The importance of night time positioning in a care home environment
By Anna Waugh, Managing Director, Simple Stuff Works
There is often a perception that as people grow older and become less mobile or develop conditions such as MS and Dementia their body shape will change. As an individual loses mobility their body becomes vulnerable to adopting damaging positions which can cause their body to change shape over time leading to secondary complications. Simple changes such as shortening of the hamstrings leading to hip and knee contractures have a devastating impact on a person’s ability to stay mobile, to adopt different postures and to sit and lie comfortably. However, these changes are often avoidable and can be prevented with the right therapeutic interventions, according to Anna Waugh, from Simple Stuff Works.
If we are going to be successful in protecting an individual’s body shape, we need to, first of all, identify who is at risk. Companies such as Simple Stuff Works are ultimately working towards prevention of body shape changes in the first place. We are often getting asked to see people and supply equipment for individuals for whom body shape distortion, such as hip and knee contractures, have already happened. Ideally, we would like there to be a level of knowledge, especially of people working in care homes, where people understand the person they are supporting has movement difficulties and is therefore at risk of potential body shape changes.
An individual’s mobility is a key indicator of risk if the person uses a wheelchair or requires hoisting. The risk they face is high and the challenge we face is the acceptance that the resulting complications are inevitable. Changes in body shape are an avoidable, expensive and painful secondary complication associated with movement difficulties. Inroads are being made though and the way we approach this issue is to offer training to key staff members such as Lorna Peake, Service Leader. Lorna attended a Simple Stuff Works train the trainer course and this provided her with the necessary awareness and knowledge to pass her training onto her staff to help them understand the importance of postural care and night time positioning.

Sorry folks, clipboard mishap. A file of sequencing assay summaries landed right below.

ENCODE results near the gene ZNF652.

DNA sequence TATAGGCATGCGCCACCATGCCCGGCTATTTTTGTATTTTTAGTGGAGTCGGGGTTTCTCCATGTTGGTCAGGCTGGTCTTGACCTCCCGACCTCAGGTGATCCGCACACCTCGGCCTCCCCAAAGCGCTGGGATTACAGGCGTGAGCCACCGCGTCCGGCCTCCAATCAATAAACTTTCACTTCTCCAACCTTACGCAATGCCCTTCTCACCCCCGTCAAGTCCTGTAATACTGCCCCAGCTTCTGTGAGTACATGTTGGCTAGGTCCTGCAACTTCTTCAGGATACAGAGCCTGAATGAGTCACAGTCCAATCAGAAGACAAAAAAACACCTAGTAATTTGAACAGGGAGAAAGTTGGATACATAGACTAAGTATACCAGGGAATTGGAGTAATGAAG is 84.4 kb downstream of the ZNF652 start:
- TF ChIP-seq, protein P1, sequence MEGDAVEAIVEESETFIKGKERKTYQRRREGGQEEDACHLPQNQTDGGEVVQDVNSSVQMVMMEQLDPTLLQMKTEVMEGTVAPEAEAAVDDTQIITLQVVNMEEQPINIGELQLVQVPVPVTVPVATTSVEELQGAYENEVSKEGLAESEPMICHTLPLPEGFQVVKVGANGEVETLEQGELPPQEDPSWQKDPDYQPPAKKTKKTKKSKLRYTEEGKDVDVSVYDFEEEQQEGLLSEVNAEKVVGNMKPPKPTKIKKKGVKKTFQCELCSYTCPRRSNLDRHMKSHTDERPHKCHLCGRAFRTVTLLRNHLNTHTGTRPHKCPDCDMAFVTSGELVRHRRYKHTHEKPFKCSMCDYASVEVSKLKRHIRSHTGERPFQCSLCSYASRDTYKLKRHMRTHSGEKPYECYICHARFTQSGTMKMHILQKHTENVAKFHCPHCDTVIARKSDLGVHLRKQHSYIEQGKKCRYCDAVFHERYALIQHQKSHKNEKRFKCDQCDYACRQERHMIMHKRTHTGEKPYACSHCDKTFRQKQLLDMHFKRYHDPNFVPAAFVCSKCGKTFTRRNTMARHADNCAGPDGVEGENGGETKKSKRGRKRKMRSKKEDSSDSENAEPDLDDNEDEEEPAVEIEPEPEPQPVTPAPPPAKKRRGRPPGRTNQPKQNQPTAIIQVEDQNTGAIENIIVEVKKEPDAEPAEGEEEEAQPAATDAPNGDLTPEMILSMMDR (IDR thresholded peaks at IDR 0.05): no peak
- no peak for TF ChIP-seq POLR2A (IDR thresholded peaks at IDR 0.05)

“One of our residents at Lily Marriot House, Anthony, has Cerebral Palsy, he has profound learning disabilities and does not use words to communicate. He also has severe body shape changes. From my experience of working with companies such as Simple Stuff Works, I knew immediately that Anthony would benefit from the use of a Positioning System. Anthony has now been using their Positioning System for six months; he now sleeps on his back which is much better than sleeping on his side like he used to. He also appears to be far more comfortable and is easier to position,” commented Lorna.
It is vital that staff learn to work together. Training is really important here because sometimes you have different support workers going to see the same person and they will often have their own way of undertaking certain care related tasks so there is a risk of limited continuity. This may not always the case but we must recognise that it is on occasions. Consistent training, such as the accredited online e-learning package developed by Simple Stuff Works, is key to standardising the approach used across care teams and ensuring people are getting the right information and support.
It is essential to work with people who know the individual really well and to make sure that the positioning strategy is gentle, safe and humane. Wherever possible, families should be involved and their valuable knowledge recognised. When therapy services supply positioning equipment, they are supplying a whole package; it cannot be a case of delivering the system and leaving the staff to it. Things to consider include whether the staff have sufficient knowledge and whether they can put together a thorough safety plan which addresses potential risks. Success comes about when we combine the expertise in the use of the equipment, the therapist’s extensive knowledge of biomechanics and the compassion and dedication of care home staff who have extensive knowledge about the person.